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Overview of Ocean Acidification

Climate change impacts nearly every aspect of the marine environment and life in the seas, primarily, but not exclusively, through rising temperatures. In addition to the impacts of climate change on the ocean, the added CO2 in the atmosphere is having an additional impact on the ocean and life within it, that of ocean acidification.

Overview of Ocean Acidification

Atmospheric CO2 dissolves into sea water and forms carbonic acid (and reducing pH). The level of Hydrogen ions in sea water (a measure of acidity) has increased 30% in recent years. This can reduce shell formation in some marine animals, notably corals and some plankton, with potential knock on effects up the food chain. Early life stages may be particularly vulnerable. With current rates of acidification, by 2050, the oceans will be more acidic than at any time in the past 20 million years, possibly longer. Ocean Acidification has significant implications for fish communities and therefore fisheries. Polar oceans are anticipated to be affected first, with conditions becoming corrosive for shelled marine animals this century.

The Marine Climate Impacts Partnership (MCCIP) on Ocean Acidification

MCCIP provides detailed information on ocean acidification and its implications for marine ecosystems. The 2009 MCCIP report finds that “In the last 200 years, ocean acidity has increased by 30% and at a rate much faster than anytime in the last 65 million years. This has serious implications for marine ecosystems and climate regulation.” This new research extends the period of elevated pH concentrations reported previously from 20 million years to 65 million years. Importantly for climate mitigation, the 2009 MCCIP report finds that “Increasing ocean acidification has the potential to harm marine ecosystems and alter the oceans’ ability to take up excess CO2 from the atmosphere leading to a direct impact on future climate change.”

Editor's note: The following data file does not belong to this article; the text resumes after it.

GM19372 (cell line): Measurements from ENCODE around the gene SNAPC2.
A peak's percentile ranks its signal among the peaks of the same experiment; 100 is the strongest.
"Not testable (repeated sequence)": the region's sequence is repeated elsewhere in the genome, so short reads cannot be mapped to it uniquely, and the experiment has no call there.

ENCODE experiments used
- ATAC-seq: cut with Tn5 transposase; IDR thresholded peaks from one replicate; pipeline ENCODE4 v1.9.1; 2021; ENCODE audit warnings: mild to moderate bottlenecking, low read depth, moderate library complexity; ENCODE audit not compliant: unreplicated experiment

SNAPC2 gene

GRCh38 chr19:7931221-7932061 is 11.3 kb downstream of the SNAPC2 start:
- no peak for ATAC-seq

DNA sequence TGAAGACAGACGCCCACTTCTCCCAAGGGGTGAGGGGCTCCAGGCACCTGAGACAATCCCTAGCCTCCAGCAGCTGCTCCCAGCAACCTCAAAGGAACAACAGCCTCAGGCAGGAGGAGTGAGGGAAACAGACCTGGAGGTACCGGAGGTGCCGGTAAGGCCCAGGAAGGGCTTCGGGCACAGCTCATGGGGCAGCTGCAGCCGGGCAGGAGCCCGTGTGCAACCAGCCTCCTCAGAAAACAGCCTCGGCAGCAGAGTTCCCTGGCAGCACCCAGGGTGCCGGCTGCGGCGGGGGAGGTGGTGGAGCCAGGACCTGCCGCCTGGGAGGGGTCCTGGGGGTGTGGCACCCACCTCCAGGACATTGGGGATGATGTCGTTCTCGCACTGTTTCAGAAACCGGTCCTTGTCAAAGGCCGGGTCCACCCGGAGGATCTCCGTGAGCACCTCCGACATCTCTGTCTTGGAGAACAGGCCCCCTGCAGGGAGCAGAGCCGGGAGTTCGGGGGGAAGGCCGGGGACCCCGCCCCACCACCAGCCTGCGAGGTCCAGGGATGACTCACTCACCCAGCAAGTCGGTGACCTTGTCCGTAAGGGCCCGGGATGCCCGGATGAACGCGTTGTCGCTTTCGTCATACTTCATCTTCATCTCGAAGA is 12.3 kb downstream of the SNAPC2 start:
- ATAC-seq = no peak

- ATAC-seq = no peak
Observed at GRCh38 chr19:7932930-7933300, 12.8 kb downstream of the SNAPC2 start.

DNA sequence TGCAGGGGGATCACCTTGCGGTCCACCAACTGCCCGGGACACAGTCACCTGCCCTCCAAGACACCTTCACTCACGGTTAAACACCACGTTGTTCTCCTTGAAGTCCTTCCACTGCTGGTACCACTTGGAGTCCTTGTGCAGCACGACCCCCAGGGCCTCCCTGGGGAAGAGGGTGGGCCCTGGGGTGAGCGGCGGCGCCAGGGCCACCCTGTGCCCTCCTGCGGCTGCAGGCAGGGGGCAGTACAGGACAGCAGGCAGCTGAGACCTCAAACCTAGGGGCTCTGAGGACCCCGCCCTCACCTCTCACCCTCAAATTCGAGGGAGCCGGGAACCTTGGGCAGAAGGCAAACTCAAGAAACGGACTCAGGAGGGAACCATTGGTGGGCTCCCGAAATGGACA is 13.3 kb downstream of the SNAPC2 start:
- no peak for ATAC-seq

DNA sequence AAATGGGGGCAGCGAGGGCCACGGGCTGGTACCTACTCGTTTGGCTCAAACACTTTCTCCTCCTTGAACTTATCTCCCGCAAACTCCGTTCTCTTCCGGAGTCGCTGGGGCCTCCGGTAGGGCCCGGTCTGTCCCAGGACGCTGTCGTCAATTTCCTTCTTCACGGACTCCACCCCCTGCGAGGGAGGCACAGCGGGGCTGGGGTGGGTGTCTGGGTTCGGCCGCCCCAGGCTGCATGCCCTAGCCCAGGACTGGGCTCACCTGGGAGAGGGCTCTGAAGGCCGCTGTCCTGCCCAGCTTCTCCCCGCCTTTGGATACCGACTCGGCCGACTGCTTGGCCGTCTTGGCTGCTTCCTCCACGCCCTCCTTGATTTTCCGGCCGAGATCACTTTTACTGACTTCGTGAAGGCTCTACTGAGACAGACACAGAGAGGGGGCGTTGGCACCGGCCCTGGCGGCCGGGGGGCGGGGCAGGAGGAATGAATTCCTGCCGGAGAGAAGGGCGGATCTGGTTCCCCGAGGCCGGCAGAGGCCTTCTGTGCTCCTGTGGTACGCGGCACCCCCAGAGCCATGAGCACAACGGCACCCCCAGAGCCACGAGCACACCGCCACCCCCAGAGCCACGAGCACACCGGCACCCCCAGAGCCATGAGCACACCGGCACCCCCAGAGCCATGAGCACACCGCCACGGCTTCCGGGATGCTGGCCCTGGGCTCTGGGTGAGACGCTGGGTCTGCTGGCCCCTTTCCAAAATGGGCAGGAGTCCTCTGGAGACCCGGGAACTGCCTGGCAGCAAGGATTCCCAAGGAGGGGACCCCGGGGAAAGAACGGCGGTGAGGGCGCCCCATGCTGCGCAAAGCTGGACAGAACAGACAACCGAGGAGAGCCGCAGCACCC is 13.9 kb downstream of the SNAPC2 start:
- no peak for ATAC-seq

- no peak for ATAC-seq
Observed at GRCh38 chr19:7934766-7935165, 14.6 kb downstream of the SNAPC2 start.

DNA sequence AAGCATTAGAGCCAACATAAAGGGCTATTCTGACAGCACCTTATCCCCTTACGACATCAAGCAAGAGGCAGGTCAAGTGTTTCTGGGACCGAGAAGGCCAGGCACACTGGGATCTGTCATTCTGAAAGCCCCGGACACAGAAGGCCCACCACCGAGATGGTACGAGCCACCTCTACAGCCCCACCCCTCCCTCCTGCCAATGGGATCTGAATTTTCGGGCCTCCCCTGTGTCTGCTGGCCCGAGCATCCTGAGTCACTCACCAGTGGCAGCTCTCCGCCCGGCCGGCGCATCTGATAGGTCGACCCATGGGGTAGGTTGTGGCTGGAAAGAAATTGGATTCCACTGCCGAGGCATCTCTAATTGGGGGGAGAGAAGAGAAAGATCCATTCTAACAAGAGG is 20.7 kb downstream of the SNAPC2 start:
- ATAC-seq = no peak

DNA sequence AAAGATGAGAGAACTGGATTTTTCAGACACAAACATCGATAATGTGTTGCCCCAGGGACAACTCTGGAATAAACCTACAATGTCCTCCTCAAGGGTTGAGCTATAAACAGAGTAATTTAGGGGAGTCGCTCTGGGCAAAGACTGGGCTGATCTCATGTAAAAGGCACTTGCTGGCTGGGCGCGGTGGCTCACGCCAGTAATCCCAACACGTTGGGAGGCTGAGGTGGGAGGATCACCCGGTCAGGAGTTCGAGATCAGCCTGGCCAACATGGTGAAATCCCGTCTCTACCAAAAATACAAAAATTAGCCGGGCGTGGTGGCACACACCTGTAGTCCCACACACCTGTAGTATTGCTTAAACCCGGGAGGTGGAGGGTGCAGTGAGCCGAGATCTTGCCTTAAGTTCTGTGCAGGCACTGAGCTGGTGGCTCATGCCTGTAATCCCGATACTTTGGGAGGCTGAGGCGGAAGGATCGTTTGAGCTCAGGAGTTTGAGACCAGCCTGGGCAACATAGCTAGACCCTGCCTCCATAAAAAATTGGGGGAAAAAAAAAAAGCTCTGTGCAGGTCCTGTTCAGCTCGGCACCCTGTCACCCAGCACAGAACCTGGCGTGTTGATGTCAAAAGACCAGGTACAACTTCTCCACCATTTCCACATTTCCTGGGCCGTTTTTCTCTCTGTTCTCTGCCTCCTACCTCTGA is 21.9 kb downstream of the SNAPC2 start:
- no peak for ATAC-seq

Update, 27 June 2022:

Information on ocean acidification from the MCCIP can be found here and its 2020 report "Air–sea CO2 exchange and ocean acidification in UK seas and adjacent waters" can be found here. The 2022 UNESCO report "Multiple Ocean Stressors: A Scientific Summary for Policy Makers", which covers ocean acidification, can be downloaded here

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10 Mar 2011